A senior administration official said Goss' resignation was based on a "mutual understanding" between Bush, Goss and Negroponte.

"When you ask somebody to do very difficult things during a period of transition, it often makes sense to hand off the reins to somebody else to take the agency forward," the senior administration official said.

An intelligence official told CNN that while there were differences of opinion between Goss and Negroponte, suggestions of any harsh exchanges between the two men were "just ridiculous, not remotely true."

In April, a senior administration official told CNN that Goss would likely be out of the CIA post before the end of the summer.

Goss and other senior intelligence officials have recently been interviewed by the president's Foreign Intelligence Advisory Board, which is looking into concerns that change was happening too slowly at the CIA.

Goss said he would remain at the helm of the CIA for the "next few weeks" to oversee the transition to a new director.

Former critic led shake-up

Goss, 67, a former CIA officer and Republican congressman from Florida, was tapped by Bush in June 2004 to come in and shake up the agency at a time when its performance was under intense scrutiny due to intelligence failures prior to the September 11, 2001, terrorist attacks and the invasion of Iraq.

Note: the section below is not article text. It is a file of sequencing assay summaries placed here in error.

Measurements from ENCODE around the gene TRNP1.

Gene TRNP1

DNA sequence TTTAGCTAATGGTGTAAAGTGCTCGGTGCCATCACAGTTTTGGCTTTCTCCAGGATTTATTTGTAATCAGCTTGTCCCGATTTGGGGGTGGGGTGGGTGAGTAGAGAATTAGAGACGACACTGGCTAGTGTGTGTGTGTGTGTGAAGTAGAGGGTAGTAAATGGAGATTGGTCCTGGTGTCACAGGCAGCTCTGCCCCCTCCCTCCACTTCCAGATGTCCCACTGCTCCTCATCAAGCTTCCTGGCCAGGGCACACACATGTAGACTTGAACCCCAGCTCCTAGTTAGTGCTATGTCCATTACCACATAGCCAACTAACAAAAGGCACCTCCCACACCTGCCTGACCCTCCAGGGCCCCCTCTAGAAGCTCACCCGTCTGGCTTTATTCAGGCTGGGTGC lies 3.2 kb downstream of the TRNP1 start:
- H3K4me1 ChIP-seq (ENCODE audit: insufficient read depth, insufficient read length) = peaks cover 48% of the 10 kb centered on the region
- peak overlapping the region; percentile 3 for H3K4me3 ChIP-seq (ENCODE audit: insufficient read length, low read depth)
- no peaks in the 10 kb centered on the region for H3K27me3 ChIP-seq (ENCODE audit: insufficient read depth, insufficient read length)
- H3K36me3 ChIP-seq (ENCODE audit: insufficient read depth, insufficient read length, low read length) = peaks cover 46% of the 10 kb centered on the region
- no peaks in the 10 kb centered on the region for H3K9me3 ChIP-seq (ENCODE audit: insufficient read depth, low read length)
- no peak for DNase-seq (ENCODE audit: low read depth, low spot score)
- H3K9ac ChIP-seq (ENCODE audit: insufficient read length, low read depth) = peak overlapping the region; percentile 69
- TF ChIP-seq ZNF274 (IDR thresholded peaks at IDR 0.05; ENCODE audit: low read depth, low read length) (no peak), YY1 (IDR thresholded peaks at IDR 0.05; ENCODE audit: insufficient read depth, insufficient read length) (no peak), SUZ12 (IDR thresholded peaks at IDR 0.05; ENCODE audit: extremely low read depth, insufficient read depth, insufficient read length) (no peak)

Some of the most blistering criticism came in a report from the House Intelligence Committee -- which Goss then chaired -- that called the CIA "dysfunctional."

But two months after Goss was nominated, Bush asked Congress to implement a recommendation from the 9/11 commission to create an overall national intelligence director, which would oversee the CIA and 14 other intelligence agencies -- a change that diluted the authority of the CIA director.

Negroponte, the former U.S. ambassador to Iraq, was confirmed as national intelligence director in April 2005. After the restructuring, Bush began receiving his daily intelligence briefings from Negroponte rather than Goss.

Goss made good on his promise to shake up the CIA, bringing in his own management team to implement changes. A number of top CIA officials left during the transition, after personality and policy clashes with Goss' lieutenants.